The social and economic ties between the US and the Netherlands stretches back several centuries: Henry Hudson was in fact under contract with the Dutch East India Company when he explored the northeastern coast of the present-day United States.

Nearly two hundred years later, the Netherlands would become the second nation to officially recognize the United States of America when The Hague accepted the credentials of Minister John Adams on April 19, 1781.

As part of the original thirteen colonies, North/South Carolina and Georgia share a particularly long history with the Netherlands.  During the 17th century, the Dutch and English engaged in several wars as they fought to maintain their position in the New World.  In the 1670s, after the English had seized assets on the northeastern coast from the Dutch, many Dutch moved south to Charleston, or Charles Town as it was then known.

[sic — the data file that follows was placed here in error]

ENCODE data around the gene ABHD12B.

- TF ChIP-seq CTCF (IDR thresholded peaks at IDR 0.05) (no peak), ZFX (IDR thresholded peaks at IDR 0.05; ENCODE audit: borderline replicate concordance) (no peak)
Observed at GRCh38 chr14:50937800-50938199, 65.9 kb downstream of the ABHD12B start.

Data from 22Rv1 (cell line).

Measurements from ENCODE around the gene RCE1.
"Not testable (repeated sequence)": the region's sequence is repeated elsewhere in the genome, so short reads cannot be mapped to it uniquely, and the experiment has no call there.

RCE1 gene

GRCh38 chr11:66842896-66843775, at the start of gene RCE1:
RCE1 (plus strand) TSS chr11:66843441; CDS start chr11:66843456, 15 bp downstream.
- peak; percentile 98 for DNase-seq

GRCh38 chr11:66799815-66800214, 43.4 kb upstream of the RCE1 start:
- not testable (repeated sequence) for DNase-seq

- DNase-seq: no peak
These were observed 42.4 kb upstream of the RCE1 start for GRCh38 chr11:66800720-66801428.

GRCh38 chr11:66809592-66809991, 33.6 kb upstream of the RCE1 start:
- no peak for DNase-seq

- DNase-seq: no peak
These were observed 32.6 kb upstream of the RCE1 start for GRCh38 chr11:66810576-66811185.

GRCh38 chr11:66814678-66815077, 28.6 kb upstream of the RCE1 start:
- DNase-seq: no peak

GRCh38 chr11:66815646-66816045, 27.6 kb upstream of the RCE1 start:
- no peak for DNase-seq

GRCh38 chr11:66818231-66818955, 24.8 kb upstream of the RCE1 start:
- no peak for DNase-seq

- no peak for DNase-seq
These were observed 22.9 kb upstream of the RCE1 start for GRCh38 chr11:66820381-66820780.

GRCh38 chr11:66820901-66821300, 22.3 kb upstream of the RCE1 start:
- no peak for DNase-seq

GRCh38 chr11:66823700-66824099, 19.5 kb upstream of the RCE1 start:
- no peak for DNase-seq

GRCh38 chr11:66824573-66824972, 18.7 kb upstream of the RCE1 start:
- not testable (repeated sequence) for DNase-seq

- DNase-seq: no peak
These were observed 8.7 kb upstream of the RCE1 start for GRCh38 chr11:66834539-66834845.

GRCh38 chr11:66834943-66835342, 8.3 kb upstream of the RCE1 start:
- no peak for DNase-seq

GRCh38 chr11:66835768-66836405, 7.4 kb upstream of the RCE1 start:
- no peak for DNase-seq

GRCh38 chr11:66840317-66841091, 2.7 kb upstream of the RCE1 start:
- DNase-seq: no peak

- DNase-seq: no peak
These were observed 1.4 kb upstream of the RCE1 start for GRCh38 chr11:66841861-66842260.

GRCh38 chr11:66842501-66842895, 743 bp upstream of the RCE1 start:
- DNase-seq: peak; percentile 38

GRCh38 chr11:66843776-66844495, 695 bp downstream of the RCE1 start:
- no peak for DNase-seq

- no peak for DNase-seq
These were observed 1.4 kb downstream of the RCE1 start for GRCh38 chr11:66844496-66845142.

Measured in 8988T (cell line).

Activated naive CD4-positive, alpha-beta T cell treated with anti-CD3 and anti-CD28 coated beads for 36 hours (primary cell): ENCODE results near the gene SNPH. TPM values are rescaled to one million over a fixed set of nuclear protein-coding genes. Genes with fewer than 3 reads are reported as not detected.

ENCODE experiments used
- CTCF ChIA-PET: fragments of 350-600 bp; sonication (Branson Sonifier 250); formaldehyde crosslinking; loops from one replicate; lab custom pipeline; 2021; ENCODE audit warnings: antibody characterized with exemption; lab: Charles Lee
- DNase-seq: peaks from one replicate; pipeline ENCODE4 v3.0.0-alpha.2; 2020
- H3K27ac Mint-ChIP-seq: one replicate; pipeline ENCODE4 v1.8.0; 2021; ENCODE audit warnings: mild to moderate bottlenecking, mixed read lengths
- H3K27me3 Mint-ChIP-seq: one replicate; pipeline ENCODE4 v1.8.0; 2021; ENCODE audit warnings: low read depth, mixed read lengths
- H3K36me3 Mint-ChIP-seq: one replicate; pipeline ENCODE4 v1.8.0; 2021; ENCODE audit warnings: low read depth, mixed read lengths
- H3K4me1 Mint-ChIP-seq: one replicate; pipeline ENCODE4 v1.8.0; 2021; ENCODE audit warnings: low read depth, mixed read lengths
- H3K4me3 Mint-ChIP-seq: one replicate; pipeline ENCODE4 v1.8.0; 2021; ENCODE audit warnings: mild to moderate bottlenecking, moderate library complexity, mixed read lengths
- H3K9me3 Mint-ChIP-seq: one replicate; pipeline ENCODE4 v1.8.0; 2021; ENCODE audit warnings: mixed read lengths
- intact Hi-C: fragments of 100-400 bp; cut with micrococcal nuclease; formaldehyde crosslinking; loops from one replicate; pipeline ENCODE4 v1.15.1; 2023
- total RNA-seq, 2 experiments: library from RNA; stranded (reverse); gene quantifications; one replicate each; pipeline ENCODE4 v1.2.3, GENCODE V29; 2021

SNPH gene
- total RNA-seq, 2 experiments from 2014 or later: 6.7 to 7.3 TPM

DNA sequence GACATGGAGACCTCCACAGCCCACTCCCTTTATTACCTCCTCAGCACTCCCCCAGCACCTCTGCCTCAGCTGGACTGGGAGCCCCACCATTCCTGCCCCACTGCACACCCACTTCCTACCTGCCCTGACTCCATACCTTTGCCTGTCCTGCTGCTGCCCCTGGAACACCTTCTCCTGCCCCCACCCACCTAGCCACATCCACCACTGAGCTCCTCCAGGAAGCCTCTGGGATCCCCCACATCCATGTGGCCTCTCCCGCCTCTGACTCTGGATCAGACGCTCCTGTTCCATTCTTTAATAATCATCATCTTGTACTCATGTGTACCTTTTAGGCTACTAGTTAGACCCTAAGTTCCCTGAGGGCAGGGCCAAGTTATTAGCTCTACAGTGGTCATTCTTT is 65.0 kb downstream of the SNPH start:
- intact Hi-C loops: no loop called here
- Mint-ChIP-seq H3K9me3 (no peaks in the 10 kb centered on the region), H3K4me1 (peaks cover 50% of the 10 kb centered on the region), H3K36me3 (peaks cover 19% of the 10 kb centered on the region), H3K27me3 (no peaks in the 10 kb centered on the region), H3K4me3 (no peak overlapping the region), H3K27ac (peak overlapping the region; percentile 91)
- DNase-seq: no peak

Today the Netherlands is the third largest foreign investor in the US as a whole, and also the recipient of the most US foreign direct investment.  Dutch companies currently provide over 22,000 jobs in the U.S. Southern States.  Overall the Netherlands is respectively the sixth and seventh largest foreign investor in North/South Carolina and Georgia.

Globally-recognized Dutch companies from numerous industries have chosen to open offices and plants in Georgia (Atlanta): Unilever, AkzoNobel, ING, KPMG, DSM and Aegon – to name but a few.  As the world becomes increasingly global, this list will surely grow, together with the need to be part of an effective business network such as ours.

The Netherlands American Chamber of Commerce of the South East was founded in Atlanta in 2010 by Richard Sheinis and Bernard VanderLande. The Chamber has grown to be a well-known institute for business networking opportunities for both Dutch and American companies. As of today, we currently count 70 business memberships with approximately 160 members.


Share This Post: